Aviation Investigation Report A96W0204

The Transportation Safety Board of Canada (TSB) investigated this occurrence for the purpose of advancing transportation safety. It is not the function of the Board to assign fault or determine civil or criminal liability.

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Aircraft Broke Through Ice
Bell 206L-1 LongRanger (Helicopter) C-GZAA
Snare River, Northwest Territories
23 October 1996

Summary

The helicopter, serial number 45537, was chartered by Environment Canada, Water Survey Branch, to conduct hydrometric measurements at sites in the vicinity of the Snare River, 110 miles north of Yellowknife, Northwest Territories. The pilot and two technologists departed Yellowknife at 0925 mountain daylight saving time (MDT) and arrived at the first site one hour later.

High water levels had flooded the landing site, so an alternate drop-off site was found on a small ice-covered bay nearby. The pilot manoeuvred the helicopter close to shore and remained in a hover, with the skids resting lightly on the ice, while the technologists got out and checked the ice surface. They signalled to the pilot that the ice was okay. The pilot bumped the helicopter up and down twice to further test the ice strength. Both technologists walked to the left rear cabin door to unload equipment, when suddenly, without warning, the helicopter broke through the ice. Both technologists slid into the four-foot-deep water.

The pilot applied power and lifted the helicopter out of the water; however, the tail rotor had separated, and he had no tail rotor control. The helicopter rotated clockwise, rolled right and sank. The pilot was submerged, and evacuated the helicopter with assistance from one of the technologists. The second technologist was fatally injured when struck on the head by a portion of a main rotor blade after, or as, the blade fractured. The helicopter was substantially damaged.

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Other Factual Information

The pilot was certified and qualified for the flight in accordance with existing regulations. He had approximately 21,000 hours total flying time, of which approximately 10,500 hours was on Bell 206 helicopters. The pilot and technologists had worked together previously conducting water surveys. The procedure they used to check the ice had been carried out before with success.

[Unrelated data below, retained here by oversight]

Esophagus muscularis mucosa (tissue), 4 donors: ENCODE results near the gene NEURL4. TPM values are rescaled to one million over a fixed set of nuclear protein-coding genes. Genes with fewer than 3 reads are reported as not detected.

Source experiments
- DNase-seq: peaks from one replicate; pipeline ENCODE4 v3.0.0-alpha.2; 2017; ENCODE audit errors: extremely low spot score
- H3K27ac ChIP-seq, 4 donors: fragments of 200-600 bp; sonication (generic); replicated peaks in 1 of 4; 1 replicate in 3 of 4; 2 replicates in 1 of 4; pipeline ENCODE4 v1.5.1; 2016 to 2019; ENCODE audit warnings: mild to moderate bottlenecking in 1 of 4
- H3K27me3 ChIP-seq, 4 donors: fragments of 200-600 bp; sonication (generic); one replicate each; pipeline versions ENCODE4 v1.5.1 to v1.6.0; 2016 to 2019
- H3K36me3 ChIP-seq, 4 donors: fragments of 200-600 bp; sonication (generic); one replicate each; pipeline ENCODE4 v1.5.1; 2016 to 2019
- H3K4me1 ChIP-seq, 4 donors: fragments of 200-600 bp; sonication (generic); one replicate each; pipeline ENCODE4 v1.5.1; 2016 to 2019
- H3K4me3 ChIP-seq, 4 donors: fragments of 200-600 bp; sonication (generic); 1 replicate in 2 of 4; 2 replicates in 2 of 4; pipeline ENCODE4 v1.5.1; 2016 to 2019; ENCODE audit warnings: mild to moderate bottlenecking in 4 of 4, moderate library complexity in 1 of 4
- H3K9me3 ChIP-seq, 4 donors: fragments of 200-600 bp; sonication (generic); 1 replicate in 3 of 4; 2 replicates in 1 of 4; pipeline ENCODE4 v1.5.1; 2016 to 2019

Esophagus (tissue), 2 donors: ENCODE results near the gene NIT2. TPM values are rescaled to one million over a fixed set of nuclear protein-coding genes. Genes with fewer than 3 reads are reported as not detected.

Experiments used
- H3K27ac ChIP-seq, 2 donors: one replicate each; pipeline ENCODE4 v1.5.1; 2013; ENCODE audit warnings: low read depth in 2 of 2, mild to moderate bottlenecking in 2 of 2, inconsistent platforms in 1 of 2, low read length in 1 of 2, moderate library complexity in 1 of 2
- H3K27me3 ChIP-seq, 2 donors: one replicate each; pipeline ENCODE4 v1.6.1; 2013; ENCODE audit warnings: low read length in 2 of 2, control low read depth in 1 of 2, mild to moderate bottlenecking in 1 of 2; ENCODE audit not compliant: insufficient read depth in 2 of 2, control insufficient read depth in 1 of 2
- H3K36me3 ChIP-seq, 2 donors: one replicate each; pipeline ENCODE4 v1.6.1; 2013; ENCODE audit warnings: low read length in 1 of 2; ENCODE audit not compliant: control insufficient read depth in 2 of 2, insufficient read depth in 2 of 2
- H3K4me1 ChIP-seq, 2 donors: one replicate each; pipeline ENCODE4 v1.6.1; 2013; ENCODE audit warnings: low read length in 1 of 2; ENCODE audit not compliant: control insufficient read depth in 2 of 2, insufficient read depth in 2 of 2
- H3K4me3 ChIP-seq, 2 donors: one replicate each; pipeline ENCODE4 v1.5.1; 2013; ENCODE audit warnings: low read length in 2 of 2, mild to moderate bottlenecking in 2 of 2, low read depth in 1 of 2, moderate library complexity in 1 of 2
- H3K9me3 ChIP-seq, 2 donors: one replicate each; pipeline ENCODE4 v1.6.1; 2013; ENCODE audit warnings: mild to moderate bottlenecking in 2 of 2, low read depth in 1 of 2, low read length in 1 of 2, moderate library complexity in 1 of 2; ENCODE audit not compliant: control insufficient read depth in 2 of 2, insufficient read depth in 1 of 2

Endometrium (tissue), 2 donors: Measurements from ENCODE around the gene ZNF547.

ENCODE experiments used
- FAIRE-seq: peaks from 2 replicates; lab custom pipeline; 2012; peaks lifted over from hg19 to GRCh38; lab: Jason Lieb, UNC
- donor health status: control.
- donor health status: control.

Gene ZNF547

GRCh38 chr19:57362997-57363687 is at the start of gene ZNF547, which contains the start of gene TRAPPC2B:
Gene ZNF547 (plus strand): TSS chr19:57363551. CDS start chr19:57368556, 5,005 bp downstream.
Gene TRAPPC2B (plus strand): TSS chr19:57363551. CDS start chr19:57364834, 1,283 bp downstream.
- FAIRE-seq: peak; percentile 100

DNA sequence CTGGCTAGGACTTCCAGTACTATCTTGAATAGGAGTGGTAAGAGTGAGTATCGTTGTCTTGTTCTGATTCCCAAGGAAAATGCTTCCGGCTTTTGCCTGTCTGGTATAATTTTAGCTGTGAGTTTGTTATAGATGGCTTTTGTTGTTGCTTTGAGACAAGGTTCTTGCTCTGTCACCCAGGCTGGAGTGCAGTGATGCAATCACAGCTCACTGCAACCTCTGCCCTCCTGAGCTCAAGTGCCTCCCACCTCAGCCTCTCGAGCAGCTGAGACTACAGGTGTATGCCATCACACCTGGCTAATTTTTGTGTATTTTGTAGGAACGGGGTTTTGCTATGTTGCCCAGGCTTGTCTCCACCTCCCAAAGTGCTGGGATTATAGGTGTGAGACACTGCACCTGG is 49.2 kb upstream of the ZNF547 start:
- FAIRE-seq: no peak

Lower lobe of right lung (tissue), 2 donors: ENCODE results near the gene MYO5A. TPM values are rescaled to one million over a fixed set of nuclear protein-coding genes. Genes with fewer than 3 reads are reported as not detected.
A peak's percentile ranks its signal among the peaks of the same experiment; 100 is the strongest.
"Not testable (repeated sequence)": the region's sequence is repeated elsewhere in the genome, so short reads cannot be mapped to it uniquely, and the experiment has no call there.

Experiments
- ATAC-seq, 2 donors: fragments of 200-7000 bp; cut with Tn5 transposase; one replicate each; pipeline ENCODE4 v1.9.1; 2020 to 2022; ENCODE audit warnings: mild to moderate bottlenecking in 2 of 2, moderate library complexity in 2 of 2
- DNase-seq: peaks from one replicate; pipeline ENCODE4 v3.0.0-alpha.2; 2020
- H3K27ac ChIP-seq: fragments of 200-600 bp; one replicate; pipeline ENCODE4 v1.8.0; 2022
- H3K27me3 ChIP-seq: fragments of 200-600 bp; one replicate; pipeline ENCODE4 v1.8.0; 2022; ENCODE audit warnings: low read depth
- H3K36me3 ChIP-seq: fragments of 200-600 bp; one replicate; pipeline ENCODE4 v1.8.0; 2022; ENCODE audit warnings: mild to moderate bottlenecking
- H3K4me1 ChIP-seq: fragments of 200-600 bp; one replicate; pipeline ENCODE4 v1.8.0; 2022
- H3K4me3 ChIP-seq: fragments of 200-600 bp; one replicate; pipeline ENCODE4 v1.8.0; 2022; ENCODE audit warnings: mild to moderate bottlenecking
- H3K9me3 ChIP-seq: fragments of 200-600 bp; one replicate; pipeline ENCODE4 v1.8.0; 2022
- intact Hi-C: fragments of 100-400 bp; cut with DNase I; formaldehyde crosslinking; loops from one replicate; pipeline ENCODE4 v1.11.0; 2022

Records indicate that the helicopter was certified, equipped, and maintained in accordance with existing regulations and approved procedures. The company had equipped the helicopter with two emergency locator transmitters (ELT). The ELT mounted on the lower left front side of the cockpit remained above the water level and activated at impact. The second ELT, mounted on the centre post behind the cockpit seats, was submerged and did not emit an audible signal. The gross weight of the helicopter at the time of the occurrence was approximately 3,200 pounds, which was within limits.

Visual flight conditions existed at the time, with an estimated overcast of 700 feet above ground level (agl), 10 miles visibility, wind from the southeast at 6 to 10 knots, and temperature minus 5 degrees Celsius.

The initial plan was for the pilot to remain in a hover, with the skids resting lightly on the ice, while the technologists exited, checked the ice, and unloaded an axe and chain-saw. The pilot would then lift off and remain airborne while they prepared an area for landing. After the technologists checked the ice and signalled that the ice was okay, the pilot decided to shut down to conserve fuel and eliminate the need to divert to a distant fuel cache for refuelling. The helicopter broke through as he reduced power to ground idle and set the full weight of the helicopter onto the ice.

The helicopter was equipped with high skid gear which provided approximately 11 feet of clearance between the main rotor blade and the ice surface. The bear paws mounted on the rear of the helicopter's skids broke through the ice first, and the tail rotor blades struck the ice surface. The tail rotor gear box separated and the helicopter began a clockwise rotation. The main rotor blades struck the ice as the helicopter rolled to the right and one blade separated 45 inches from the blade attachment bolt at the yoke. The technologist's body was found in the water at the nose of the helicopter. A smear on the detached blade, 10 feet 8 inches from the tip, indicates that the technologist was struck after, or as, the blade separated from the helicopter.